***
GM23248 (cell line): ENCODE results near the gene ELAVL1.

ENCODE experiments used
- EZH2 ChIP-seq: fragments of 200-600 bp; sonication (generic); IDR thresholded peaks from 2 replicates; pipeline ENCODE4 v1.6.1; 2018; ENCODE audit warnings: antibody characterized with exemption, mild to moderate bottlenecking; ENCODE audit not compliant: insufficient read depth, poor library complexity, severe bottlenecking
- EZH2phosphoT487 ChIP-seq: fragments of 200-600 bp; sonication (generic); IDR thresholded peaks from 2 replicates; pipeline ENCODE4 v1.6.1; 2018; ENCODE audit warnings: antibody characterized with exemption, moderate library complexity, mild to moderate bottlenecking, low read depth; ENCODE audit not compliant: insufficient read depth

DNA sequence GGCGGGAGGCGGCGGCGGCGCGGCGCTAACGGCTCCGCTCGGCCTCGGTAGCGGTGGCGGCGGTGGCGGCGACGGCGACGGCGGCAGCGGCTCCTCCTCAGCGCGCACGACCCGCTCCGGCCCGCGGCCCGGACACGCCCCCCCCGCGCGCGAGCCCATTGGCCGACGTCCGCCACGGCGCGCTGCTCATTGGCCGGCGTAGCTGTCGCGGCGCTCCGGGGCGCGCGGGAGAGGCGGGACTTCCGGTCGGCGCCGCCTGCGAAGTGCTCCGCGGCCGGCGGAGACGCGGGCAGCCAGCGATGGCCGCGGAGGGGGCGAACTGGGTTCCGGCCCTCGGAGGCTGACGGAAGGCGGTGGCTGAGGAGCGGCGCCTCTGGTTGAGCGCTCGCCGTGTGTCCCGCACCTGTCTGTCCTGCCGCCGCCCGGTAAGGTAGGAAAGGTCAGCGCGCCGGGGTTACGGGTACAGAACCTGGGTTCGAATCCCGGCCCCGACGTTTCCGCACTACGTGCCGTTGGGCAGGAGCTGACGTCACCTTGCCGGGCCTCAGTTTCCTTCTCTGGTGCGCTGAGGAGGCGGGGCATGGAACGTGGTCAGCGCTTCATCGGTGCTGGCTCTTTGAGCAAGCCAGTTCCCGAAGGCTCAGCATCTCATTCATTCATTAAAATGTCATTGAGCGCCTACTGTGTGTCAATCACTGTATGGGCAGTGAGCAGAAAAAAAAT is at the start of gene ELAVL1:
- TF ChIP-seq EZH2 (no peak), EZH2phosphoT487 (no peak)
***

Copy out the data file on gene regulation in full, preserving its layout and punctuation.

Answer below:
GM23248 (cell line): ENCODE results near the gene ELAVL1.

ENCODE experiments used
- EZH2 ChIP-seq: fragments of 200-600 bp; sonication (generic); IDR thresholded peaks from 2 replicates; pipeline ENCODE4 v1.6.1; 2018; ENCODE audit warnings: antibody characterized with exemption, mild to moderate bottlenecking; ENCODE audit not compliant: insufficient read depth, poor library complexity, severe bottlenecking
- EZH2phosphoT487 ChIP-seq: fragments of 200-600 bp; sonication (generic); IDR thresholded peaks from 2 replicates; pipeline ENCODE4 v1.6.1; 2018; ENCODE audit warnings: antibody characterized with exemption, moderate library complexity, mild to moderate bottlenecking, low read depth; ENCODE audit not compliant: insufficient read depth

DNA sequence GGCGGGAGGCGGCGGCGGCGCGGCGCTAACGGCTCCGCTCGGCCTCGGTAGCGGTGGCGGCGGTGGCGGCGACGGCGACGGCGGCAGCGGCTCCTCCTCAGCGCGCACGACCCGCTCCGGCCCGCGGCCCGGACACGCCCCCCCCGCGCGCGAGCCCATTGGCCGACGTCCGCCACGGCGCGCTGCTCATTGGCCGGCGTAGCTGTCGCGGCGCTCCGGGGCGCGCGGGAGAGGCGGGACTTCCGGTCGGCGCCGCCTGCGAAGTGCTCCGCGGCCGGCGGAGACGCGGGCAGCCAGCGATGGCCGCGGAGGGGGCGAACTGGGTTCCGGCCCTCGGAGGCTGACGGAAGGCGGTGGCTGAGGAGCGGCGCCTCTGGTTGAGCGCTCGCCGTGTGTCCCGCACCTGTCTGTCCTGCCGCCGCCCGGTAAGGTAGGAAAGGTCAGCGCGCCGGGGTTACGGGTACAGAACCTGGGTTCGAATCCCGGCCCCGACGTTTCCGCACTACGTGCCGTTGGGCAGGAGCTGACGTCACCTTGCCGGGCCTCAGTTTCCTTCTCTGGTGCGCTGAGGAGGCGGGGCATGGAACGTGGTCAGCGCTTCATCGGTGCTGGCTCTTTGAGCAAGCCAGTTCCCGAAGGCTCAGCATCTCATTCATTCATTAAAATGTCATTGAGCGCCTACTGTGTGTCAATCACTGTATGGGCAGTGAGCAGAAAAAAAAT is at the start of gene ELAVL1:
- TF ChIP-seq EZH2 (no peak), EZH2phosphoT487 (no peak)